Perhaps the only reason that there is very little government surveillance in many countries of the world is that such surveillance takes so much manpower. Each conversation on a tapped phone must eventually be listened to by a human agent. But speech-recognizing machines could [recognise and] delete all “uninteresting” conversations and present transcriptions of only the remaining ones…
More recently, Israeli legal scholar Tal Zarsky discusses the power of AI to sift through and organise data in seconds that would take a human an eternity. Zarsky argues that “[m]ere surveillance … is not grounds for concern, at least not on its own. The fact that there are an eye watching and an ear listening is meaningless unless the collected information is recorded and emphasised”. Zarsky goes on to provide a detailed description of “knowledge discovery in databases” (or “KDD”), in which “complex algorithms, artificial intelligence, neural networks and even genetic-based modeling … can discover previously unknown facts and phenomenon about a database”. These techniques are indeed central to AI applications, in which the ability to search for the right answer⎯particularly in a complex and even dynamic environment¾is the key to performance. After exploring the dangers of consumer and citizen data profiling, Zarsky concludes that greater public awareness of the AI techniques involved in data mining¾well understood within, but not beyond, the field of computing⎯will lead to more ethical deployment of KDD.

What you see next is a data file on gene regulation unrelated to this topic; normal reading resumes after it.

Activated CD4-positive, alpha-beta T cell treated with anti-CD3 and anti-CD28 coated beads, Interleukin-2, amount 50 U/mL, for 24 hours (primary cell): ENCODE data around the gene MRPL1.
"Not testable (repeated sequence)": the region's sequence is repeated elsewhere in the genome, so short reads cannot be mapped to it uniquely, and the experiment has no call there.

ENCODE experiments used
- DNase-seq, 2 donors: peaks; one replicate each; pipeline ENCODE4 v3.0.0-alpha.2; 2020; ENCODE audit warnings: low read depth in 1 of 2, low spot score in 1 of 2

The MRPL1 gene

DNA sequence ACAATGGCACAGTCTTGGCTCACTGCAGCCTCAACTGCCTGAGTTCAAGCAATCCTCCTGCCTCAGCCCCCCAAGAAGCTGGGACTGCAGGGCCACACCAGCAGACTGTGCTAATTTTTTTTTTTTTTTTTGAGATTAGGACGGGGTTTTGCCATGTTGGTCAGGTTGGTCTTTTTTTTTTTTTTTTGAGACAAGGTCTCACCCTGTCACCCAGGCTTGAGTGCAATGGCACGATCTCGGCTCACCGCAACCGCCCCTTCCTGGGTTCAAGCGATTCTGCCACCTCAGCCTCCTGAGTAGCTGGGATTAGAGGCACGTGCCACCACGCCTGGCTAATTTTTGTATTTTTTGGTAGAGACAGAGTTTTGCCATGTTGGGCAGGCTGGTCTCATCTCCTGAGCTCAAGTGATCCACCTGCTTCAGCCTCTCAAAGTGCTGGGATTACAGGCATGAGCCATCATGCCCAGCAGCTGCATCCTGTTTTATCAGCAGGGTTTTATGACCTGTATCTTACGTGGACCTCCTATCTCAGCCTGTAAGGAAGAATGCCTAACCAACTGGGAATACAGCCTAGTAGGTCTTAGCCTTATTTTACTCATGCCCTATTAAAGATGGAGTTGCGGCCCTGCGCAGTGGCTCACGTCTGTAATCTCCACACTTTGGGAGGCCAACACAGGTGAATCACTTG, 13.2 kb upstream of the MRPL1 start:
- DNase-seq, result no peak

Thus, according to Weizenbaum, Zarsky, and others, AI plays a role in supporting human surveillance that might otherwise prove impossible. The issue is considered serious enough that a popular AI textbook has cited the potential to invade privacy as one of six principle ethical questions around AI.